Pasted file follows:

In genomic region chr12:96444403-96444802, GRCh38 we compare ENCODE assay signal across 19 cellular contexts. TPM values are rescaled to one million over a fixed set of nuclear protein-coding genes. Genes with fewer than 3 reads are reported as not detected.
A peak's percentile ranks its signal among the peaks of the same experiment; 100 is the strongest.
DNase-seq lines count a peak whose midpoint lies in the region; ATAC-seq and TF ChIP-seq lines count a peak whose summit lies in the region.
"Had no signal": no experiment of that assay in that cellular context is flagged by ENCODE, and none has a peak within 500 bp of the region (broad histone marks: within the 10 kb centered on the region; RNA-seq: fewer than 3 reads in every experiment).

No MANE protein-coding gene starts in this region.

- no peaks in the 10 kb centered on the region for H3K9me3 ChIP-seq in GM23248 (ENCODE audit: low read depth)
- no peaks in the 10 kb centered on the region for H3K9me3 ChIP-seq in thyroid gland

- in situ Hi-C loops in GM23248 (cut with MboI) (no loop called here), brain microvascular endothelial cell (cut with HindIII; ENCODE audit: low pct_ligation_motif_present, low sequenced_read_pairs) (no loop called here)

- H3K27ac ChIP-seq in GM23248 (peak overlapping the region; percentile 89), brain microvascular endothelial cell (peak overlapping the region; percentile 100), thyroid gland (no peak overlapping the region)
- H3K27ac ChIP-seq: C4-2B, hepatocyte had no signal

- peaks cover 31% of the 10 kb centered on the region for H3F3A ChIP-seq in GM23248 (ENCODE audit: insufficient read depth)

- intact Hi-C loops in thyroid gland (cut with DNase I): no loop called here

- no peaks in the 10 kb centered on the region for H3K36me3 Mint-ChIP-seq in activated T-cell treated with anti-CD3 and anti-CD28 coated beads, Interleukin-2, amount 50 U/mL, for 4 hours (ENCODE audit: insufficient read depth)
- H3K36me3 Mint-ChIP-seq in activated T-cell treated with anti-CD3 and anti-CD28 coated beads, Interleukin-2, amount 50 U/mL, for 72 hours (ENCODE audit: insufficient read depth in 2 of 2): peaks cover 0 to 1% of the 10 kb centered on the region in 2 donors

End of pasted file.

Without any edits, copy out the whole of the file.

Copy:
In genomic region chr12:96444403-96444802, GRCh38 we compare ENCODE assay signal across 19 cellular contexts. TPM values are rescaled to one million over a fixed set of nuclear protein-coding genes. Genes with fewer than 3 reads are reported as not detected.
A peak's percentile ranks its signal among the peaks of the same experiment; 100 is the strongest.
DNase-seq lines count a peak whose midpoint lies in the region; ATAC-seq and TF ChIP-seq lines count a peak whose summit lies in the region.
"Had no signal": no experiment of that assay in that cellular context is flagged by ENCODE, and none has a peak within 500 bp of the region (broad histone marks: within the 10 kb centered on the region; RNA-seq: fewer than 3 reads in every experiment).

No MANE protein-coding gene starts in this region.

- no peaks in the 10 kb centered on the region for H3K9me3 ChIP-seq in GM23248 (ENCODE audit: low read depth)
- no peaks in the 10 kb centered on the region for H3K9me3 ChIP-seq in thyroid gland

- in situ Hi-C loops in GM23248 (cut with MboI) (no loop called here), brain microvascular endothelial cell (cut with HindIII; ENCODE audit: low pct_ligation_motif_present, low sequenced_read_pairs) (no loop called here)

- H3K27ac ChIP-seq in GM23248 (peak overlapping the region; percentile 89), brain microvascular endothelial cell (peak overlapping the region; percentile 100), thyroid gland (no peak overlapping the region)
- H3K27ac ChIP-seq: C4-2B, hepatocyte had no signal

- peaks cover 31% of the 10 kb centered on the region for H3F3A ChIP-seq in GM23248 (ENCODE audit: insufficient read depth)

- intact Hi-C loops in thyroid gland (cut with DNase I): no loop called here

- no peaks in the 10 kb centered on the region for H3K36me3 Mint-ChIP-seq in activated T-cell treated with anti-CD3 and anti-CD28 coated beads, Interleukin-2, amount 50 U/mL, for 4 hours (ENCODE audit: insufficient read depth)
- H3K36me3 Mint-ChIP-seq in activated T-cell treated with anti-CD3 and anti-CD28 coated beads, Interleukin-2, amount 50 U/mL, for 72 hours (ENCODE audit: insufficient read depth in 2 of 2): peaks cover 0 to 1% of the 10 kb centered on the region in 2 donors